All these experiences of animals must be multiplied a thousand-fold when applied to bacteria, viruses, or single-celled lifeforms. Imagine that you are a bacteria, going about your business, when all of a sudden, an unstoppable, unfathomable force comes from above and wipes out thousands, millions, even billions of your kind. Little do you realize that gigantic creatures, practically from another dimension, have unleashed a weapon upon you for unknowingly harming them. The very world you live in is trying to kill you!
Thatís closer to ďHumans are GaiaĒ. For generations you have neglected your impact on your environment, and your people have multiplied without restraint. Your environment either collapses, or it fights back.
Consider what a human must seem like to an ant. A creature of such incomprehensible vastness that its mere foot is enough to block out the sun and crush dozens to death with a single blow. Were an ant able to see a human, whole and entire, the sheer Otherness of our form would break its tiny insect mind: to a creature with an exoskeleton, we must seem disturbingly inside out, with our fleshy exteriors and strange sensory organs that are little more than intricate holes in our heads. And worst of all is our indifference. We step on ants all the time and think nothing of it. Sometimes we kill them without even realizing it, blundering through fields or moving on sidewalks. In general, humans bear ants no malice; ants are too insignificant to merit such feelings. Humans simply move through the universe, aware of little beyond their own unknowable concerns, and ants die because they get in the way.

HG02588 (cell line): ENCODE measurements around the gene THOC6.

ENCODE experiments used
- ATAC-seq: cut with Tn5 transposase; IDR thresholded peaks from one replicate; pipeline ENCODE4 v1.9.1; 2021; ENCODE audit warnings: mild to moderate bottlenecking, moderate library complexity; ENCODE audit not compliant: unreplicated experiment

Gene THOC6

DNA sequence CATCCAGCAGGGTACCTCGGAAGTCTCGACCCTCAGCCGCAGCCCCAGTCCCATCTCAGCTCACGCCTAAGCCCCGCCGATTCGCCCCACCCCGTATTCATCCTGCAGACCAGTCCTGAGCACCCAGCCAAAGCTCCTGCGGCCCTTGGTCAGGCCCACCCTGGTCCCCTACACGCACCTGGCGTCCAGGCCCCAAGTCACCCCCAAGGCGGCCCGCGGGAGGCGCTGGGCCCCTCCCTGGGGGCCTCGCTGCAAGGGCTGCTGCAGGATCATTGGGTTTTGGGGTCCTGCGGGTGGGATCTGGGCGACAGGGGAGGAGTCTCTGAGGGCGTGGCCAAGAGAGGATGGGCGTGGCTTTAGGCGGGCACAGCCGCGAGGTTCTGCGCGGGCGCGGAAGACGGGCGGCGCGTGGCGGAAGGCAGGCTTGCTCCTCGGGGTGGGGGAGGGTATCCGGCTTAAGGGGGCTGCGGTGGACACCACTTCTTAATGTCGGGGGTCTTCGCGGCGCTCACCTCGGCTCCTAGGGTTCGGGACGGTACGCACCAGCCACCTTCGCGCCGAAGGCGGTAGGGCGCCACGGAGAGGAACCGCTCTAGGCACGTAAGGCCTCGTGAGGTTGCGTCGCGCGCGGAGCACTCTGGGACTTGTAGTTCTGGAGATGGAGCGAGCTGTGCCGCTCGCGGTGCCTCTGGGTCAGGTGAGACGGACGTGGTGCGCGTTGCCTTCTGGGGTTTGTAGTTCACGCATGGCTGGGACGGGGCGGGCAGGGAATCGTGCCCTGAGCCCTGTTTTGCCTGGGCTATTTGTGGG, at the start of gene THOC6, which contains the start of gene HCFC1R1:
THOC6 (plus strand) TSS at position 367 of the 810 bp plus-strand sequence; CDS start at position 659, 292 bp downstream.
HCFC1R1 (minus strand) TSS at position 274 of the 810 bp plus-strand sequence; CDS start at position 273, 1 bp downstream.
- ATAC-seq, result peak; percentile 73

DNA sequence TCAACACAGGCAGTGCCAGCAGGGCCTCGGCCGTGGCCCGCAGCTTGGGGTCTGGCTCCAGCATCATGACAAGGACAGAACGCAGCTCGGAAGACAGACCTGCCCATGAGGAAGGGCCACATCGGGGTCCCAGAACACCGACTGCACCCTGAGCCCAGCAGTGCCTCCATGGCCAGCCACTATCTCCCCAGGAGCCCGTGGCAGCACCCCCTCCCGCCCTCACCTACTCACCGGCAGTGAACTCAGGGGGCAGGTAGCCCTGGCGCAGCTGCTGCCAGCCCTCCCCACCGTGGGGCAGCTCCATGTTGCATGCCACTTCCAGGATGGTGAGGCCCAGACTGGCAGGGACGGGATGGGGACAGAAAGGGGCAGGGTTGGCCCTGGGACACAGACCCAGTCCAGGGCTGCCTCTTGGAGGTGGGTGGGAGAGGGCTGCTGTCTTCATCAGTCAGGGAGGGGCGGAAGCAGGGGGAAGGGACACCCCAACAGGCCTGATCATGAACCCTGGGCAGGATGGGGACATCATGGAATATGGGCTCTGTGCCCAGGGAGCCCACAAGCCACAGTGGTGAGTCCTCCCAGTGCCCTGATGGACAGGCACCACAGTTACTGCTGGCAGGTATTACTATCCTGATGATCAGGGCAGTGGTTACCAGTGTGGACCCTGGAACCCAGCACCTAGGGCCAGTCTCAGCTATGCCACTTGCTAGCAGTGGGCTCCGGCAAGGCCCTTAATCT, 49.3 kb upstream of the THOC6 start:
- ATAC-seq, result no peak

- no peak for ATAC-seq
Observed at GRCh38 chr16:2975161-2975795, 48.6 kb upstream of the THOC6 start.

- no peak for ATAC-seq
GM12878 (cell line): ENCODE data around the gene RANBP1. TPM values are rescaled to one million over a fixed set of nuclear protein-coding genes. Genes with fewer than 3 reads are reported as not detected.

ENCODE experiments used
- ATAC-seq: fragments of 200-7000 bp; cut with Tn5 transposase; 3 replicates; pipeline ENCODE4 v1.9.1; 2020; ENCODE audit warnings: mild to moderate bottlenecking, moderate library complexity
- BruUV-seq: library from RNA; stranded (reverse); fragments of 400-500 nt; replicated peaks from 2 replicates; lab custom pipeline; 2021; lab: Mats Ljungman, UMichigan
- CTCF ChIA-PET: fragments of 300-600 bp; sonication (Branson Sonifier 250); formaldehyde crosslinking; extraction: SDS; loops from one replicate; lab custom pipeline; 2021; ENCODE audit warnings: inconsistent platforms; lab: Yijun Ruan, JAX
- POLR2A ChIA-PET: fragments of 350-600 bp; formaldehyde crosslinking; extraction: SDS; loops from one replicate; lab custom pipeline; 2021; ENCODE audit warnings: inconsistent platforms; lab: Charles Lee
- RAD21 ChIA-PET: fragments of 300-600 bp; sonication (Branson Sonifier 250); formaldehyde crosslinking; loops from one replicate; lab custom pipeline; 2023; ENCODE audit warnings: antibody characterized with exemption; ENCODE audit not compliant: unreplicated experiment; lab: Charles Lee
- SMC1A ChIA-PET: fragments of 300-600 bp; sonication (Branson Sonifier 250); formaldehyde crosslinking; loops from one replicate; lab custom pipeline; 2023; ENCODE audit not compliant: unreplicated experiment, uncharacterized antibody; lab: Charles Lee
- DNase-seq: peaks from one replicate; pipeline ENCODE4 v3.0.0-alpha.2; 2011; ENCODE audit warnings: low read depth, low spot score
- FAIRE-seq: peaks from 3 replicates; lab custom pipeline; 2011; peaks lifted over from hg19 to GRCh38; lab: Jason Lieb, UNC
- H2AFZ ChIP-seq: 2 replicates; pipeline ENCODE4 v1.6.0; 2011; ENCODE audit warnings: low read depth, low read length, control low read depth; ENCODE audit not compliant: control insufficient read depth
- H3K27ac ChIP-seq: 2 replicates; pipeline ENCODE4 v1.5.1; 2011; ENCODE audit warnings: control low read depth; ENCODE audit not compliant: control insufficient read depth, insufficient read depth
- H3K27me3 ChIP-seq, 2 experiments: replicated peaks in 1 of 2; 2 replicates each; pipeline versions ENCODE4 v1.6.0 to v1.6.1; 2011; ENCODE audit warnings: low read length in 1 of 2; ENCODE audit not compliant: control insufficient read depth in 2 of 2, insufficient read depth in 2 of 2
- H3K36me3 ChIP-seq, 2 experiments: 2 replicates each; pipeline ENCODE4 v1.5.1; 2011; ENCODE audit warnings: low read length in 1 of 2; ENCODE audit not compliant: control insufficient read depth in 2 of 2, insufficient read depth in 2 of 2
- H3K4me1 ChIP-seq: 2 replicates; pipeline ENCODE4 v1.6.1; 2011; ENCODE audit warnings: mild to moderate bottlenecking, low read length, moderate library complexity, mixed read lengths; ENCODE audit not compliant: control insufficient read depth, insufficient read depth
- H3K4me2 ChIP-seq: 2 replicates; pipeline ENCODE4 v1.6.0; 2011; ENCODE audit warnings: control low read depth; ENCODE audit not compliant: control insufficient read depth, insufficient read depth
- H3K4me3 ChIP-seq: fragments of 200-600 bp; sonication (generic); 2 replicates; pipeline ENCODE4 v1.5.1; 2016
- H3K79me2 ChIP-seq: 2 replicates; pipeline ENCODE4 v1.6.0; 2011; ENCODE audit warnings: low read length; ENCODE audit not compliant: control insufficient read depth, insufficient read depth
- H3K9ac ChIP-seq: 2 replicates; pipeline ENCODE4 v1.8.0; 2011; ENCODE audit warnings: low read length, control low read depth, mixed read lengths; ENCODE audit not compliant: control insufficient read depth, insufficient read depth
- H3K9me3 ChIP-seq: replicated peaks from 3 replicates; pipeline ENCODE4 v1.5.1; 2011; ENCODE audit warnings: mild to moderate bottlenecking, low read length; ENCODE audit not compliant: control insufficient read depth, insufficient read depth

That's not even the half of it. Ants probably see any animal bigger than a foot tall this way. At least we don't prey on ants or knowingly hurt them (not most of the time anyway), whereas other creatures that would appear Cthulhu to them, such as small birds, actively prey on them. So ants live in a world filled with abominations, many of which are knowingly malevolent and try to harm them. I'm beginning to understand why ants live in anthills, to seek refuge from the sheer unholiness and inconceivable horror of the world beyond. And whenever they are forced to leave their paradise to find food, they probably feel like they are entering the realm of the gods!